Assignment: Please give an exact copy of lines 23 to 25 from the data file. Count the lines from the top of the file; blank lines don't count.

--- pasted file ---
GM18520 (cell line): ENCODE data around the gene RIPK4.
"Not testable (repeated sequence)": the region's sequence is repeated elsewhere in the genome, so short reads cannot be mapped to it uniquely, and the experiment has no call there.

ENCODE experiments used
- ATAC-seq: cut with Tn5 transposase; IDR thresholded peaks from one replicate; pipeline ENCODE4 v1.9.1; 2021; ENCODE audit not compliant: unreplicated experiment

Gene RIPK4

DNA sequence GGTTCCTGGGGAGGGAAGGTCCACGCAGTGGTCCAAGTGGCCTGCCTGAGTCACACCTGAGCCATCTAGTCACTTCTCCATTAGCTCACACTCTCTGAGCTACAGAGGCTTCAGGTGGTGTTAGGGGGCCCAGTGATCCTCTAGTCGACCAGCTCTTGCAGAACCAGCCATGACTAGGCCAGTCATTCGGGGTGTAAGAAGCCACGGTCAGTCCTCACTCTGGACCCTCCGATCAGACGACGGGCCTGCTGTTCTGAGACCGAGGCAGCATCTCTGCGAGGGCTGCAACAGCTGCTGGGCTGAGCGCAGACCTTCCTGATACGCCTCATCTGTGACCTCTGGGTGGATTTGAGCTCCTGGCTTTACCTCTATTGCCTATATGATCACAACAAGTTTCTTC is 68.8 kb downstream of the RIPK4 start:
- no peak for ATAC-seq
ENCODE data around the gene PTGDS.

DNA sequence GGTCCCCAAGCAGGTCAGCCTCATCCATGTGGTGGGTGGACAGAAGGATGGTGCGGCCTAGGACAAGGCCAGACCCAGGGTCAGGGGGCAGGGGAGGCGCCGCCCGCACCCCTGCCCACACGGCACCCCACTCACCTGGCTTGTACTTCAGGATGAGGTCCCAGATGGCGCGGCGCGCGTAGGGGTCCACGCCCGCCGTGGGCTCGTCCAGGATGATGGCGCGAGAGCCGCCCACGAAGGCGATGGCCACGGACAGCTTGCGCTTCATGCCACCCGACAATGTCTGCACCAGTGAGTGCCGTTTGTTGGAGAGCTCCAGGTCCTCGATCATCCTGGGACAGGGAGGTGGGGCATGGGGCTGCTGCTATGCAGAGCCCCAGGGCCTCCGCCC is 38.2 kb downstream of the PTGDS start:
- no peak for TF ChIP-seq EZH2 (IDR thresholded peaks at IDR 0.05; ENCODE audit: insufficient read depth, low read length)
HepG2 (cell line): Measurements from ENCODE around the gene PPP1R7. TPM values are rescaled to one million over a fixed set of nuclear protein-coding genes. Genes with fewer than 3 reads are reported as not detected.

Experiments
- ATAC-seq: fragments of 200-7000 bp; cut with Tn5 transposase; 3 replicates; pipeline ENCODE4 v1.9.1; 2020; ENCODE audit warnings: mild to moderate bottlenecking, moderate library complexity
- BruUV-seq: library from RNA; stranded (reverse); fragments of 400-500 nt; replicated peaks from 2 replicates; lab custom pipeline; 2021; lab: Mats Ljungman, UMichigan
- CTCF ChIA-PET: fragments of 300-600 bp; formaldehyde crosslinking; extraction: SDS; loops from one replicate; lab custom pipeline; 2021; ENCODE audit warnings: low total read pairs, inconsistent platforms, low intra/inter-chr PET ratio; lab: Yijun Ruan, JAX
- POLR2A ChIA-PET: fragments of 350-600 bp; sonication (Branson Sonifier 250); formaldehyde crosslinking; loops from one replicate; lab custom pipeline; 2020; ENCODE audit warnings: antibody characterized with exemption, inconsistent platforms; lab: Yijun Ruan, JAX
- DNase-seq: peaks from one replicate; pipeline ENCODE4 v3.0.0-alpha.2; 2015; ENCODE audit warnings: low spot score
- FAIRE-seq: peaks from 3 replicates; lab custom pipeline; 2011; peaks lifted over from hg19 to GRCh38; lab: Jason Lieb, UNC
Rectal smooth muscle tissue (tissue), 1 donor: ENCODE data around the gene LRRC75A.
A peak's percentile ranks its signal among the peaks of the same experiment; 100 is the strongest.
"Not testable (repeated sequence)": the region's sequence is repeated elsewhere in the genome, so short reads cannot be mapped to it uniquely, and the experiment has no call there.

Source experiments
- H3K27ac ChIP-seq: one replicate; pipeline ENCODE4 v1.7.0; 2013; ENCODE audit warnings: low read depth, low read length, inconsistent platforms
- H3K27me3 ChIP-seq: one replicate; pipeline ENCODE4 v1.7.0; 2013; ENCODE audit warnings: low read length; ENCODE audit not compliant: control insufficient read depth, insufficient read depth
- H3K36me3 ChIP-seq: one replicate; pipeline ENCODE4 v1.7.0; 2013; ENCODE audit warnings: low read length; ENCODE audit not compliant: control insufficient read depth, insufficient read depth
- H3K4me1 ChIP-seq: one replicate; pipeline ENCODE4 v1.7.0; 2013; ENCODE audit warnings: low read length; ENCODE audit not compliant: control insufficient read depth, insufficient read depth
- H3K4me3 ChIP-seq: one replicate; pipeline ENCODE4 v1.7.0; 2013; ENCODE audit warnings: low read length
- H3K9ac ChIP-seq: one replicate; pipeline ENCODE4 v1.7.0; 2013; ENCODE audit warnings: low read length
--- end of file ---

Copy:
- H3K27ac ChIP-seq: one replicate; pipeline ENCODE4 v1.7.0; 2013; ENCODE audit warnings: low read depth, low read length, inconsistent platforms
- H3K27me3 ChIP-seq: one replicate; pipeline ENCODE4 v1.7.0; 2013; ENCODE audit warnings: low read length; ENCODE audit not compliant: control insufficient read depth, insufficient read depth
- H3K36me3 ChIP-seq: one replicate; pipeline ENCODE4 v1.7.0; 2013; ENCODE audit warnings: low read length; ENCODE audit not compliant: control insufficient read depth, insufficient read depth